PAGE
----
It is my opinion that the only bad guys Trek ever did right were the Borg.
As much as I love the Romulans I have to say that when the writers for Trek try to do the writing for bad guys they always come off as as forced in the opposite direction as possible from the Federation, and this forced feeling remains so obvious in almost all the dialogue from any baddy we ever see in the series. The Mirror Universe makes this disgustingly obvious, painfully so.
Basically what I am saying is I loath the MU, it just felt so stupid and it went from a one episode plot point to an ever constant obsession of the writers and some fans. I just don't get it.
just added a bit more, for those interested. I decided to not identify any emporers, as they seemed to have changed every other week, but the were largely the same, atleast up to Justinian. there's more to add, later since I worked overnight and had time to come up with what was added. some historical figures will be mentioned to try and set the right context...hopefully. comments already made, and those forthcoming, are appreciated, provided they are constructive.
as for Pertinax, I've not heard of him or when he lived. too tired to google that. anyway, in the MU he very likely would have lived longer than 86 days, and ensuring a line of succession as suggested above
just added a bit more, for those interested. I decided to not identify any emporers, as they seemed to have changed every other week, but the were largely the same, atleast up to Justinian.
Justian was an Easter Roman (Byzantine) Emperor! Now the Byzantine Empire is a pretty cool subject to study in itself, but I think you might be getting your empires confused. Unless you meant the Eastern Roman (Byzantine) Empire never fell, which as it evolved was an entirely different animal then the classical Roman Empire.
Furthermore the Byzantine Empire was largely supplanted by the Caliphate, the Abbasid and Fatimid Empires, and later the Ottoman Empire, among various other successor states, lasting in one form or another until 1453.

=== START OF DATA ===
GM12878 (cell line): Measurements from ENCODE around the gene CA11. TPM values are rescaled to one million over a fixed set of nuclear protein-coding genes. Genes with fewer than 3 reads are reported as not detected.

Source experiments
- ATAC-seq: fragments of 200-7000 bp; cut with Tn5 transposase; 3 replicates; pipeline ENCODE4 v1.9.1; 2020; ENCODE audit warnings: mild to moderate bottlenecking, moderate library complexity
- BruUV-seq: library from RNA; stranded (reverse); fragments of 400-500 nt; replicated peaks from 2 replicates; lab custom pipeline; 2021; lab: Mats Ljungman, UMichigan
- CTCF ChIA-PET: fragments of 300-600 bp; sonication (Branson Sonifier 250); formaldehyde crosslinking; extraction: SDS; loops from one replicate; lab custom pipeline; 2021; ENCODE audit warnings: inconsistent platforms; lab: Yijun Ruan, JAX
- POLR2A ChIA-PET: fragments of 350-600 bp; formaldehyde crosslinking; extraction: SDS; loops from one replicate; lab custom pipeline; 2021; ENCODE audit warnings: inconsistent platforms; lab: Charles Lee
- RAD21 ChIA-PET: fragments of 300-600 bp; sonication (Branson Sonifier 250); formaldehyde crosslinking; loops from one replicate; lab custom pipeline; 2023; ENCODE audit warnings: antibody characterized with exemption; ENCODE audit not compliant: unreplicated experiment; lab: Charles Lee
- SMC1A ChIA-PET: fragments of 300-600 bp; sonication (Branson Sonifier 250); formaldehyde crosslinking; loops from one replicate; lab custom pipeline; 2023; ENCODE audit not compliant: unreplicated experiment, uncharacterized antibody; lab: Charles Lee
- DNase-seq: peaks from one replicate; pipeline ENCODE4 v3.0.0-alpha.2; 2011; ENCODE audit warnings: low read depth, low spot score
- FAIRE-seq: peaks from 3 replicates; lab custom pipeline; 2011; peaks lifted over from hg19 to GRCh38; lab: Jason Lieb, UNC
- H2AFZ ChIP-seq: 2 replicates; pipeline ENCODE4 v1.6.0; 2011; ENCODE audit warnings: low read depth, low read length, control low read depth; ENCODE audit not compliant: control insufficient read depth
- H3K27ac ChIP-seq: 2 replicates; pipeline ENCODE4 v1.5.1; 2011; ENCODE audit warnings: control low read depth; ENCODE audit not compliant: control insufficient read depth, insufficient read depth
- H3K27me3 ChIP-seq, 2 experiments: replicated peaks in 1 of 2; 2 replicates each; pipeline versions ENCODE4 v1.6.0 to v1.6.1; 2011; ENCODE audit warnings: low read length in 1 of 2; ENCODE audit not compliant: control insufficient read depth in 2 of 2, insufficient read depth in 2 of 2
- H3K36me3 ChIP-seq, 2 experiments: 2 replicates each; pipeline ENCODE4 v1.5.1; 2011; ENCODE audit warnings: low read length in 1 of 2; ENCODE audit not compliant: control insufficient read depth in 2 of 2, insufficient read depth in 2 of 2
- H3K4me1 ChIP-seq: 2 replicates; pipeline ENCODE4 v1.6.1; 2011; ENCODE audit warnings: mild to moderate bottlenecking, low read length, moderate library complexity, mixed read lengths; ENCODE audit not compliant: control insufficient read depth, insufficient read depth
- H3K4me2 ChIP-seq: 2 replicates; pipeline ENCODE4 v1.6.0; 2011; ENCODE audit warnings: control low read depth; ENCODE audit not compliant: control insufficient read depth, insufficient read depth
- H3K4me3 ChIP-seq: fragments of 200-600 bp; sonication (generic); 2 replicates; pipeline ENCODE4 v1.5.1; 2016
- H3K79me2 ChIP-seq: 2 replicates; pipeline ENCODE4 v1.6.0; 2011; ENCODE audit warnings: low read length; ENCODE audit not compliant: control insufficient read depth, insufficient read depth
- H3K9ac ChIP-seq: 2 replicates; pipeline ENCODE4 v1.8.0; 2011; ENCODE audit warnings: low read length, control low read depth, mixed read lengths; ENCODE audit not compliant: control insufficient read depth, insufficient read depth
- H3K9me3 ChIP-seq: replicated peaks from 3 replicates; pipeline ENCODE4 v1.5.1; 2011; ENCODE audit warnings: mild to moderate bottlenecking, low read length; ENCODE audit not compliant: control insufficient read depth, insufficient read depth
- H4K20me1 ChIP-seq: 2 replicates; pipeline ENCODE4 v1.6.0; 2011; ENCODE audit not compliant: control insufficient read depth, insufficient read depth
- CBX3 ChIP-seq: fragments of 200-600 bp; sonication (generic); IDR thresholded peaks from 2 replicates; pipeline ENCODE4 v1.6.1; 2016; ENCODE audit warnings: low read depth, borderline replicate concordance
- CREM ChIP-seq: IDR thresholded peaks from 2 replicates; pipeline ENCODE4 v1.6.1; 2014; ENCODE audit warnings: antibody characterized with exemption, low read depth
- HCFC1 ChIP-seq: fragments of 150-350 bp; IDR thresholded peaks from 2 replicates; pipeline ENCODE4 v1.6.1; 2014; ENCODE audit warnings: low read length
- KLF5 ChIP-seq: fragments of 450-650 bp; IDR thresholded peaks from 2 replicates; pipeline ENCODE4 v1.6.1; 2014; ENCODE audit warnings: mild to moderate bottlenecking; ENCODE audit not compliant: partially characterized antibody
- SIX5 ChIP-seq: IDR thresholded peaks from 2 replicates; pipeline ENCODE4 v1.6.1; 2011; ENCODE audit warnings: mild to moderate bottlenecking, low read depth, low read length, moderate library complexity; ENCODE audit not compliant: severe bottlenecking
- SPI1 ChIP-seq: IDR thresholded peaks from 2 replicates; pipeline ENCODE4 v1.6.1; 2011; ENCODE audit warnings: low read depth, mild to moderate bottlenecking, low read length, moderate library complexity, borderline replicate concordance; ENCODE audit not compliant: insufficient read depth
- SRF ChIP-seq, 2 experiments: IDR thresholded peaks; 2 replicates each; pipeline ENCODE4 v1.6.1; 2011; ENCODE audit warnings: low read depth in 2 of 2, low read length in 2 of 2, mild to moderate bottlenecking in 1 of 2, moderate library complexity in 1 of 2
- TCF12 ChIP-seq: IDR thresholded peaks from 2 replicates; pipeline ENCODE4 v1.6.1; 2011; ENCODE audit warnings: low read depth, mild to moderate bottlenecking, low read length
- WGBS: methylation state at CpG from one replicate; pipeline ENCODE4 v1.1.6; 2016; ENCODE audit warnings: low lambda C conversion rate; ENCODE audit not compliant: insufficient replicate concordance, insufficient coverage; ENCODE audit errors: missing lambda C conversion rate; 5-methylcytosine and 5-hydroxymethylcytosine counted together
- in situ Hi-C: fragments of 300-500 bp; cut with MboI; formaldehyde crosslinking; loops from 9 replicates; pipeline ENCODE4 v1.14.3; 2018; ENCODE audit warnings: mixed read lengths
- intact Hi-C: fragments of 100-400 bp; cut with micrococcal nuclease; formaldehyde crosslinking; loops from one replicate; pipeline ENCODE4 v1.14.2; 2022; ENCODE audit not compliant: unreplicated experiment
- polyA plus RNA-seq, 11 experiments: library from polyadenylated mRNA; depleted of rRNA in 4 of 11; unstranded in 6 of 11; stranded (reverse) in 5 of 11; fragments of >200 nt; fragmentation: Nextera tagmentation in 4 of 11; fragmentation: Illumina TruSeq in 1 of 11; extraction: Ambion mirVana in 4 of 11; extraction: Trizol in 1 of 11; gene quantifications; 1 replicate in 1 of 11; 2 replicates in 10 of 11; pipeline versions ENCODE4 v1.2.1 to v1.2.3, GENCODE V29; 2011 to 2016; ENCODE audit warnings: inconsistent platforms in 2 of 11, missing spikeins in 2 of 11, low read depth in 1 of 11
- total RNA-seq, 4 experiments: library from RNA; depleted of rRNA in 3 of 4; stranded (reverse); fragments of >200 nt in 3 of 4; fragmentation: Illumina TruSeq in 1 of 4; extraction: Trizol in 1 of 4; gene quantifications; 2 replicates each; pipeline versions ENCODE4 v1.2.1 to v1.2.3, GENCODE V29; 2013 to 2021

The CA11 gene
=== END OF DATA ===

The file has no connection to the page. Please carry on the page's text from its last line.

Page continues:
Oh, but I could go on and on about this for hours...
Edit, in your overall story there are a number of historical...inconsistencies.
1. A better turning point would have been the Battle of Teutoburg Forest. Gaius Julius Caesar spent most of his 'reign' fighting various other rebels. 'Imperial' rule was not consolidated until August assumed the 'throne'.
History is usually like a slow meandering river. Change happens slowly and events steadily build. Other times, things happen rapidly. Sweeping changes in doctrine, policy, culture, and leadership can occur almost overnight. The Battle of the Teutoburg Forest was one of the latter. Three legions, plus supporting troops numbering 30,000-40,000 strong crossed into Germania in 9 AD. Less then 10 percent would return. They were ambushed by the German warlord Arminius/Hermann and so thoroughly defeated that Rome never again considered another cross-Rhine advance. After this, the borders of the Roman Empire stayed fairly consistant until the Fourth century AD when things began going down the drain.
2. Roman prosecution of Jesus and his followers in the early days of Christianity would have been both politically unfeasible and unlikely. At the time, Christianity was considered another sect of Judaism. At the time, Jews living across the Roman Empire may have made up as much as 10-15% of the population of the Empire. As such, the Romans did not wish to antagonize the Jewish populations if at all possible.